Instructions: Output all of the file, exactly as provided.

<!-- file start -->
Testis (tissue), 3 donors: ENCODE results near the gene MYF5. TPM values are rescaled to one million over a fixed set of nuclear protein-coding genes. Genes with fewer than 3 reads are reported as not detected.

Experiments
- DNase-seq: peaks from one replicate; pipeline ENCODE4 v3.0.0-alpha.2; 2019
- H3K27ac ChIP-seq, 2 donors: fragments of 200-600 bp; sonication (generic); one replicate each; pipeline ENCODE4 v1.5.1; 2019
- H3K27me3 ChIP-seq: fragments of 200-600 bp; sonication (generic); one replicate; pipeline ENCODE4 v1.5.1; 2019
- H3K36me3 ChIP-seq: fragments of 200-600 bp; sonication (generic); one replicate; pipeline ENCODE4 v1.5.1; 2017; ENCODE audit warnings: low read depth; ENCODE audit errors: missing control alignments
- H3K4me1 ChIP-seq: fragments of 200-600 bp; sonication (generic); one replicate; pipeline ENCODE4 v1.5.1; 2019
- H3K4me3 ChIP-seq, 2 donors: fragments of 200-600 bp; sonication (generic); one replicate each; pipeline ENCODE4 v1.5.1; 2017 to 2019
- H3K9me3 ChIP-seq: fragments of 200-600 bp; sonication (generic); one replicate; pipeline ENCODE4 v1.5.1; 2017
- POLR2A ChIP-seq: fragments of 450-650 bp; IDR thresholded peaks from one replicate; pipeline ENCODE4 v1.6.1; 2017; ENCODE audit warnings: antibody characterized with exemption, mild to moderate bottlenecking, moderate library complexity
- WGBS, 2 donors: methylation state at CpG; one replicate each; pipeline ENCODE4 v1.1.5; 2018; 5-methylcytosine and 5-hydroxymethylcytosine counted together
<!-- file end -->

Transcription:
Testis (tissue), 3 donors: ENCODE results near the gene MYF5. TPM values are rescaled to one million over a fixed set of nuclear protein-coding genes. Genes with fewer than 3 reads are reported as not detected.

Experiments
- DNase-seq: peaks from one replicate; pipeline ENCODE4 v3.0.0-alpha.2; 2019
- H3K27ac ChIP-seq, 2 donors: fragments of 200-600 bp; sonication (generic); one replicate each; pipeline ENCODE4 v1.5.1; 2019
- H3K27me3 ChIP-seq: fragments of 200-600 bp; sonication (generic); one replicate; pipeline ENCODE4 v1.5.1; 2019
- H3K36me3 ChIP-seq: fragments of 200-600 bp; sonication (generic); one replicate; pipeline ENCODE4 v1.5.1; 2017; ENCODE audit warnings: low read depth; ENCODE audit errors: missing control alignments
- H3K4me1 ChIP-seq: fragments of 200-600 bp; sonication (generic); one replicate; pipeline ENCODE4 v1.5.1; 2019
- H3K4me3 ChIP-seq, 2 donors: fragments of 200-600 bp; sonication (generic); one replicate each; pipeline ENCODE4 v1.5.1; 2017 to 2019
- H3K9me3 ChIP-seq: fragments of 200-600 bp; sonication (generic); one replicate; pipeline ENCODE4 v1.5.1; 2017
- POLR2A ChIP-seq: fragments of 450-650 bp; IDR thresholded peaks from one replicate; pipeline ENCODE4 v1.6.1; 2017; ENCODE audit warnings: antibody characterized with exemption, mild to moderate bottlenecking, moderate library complexity
- WGBS, 2 donors: methylation state at CpG; one replicate each; pipeline ENCODE4 v1.1.5; 2018; 5-methylcytosine and 5-hydroxymethylcytosine counted together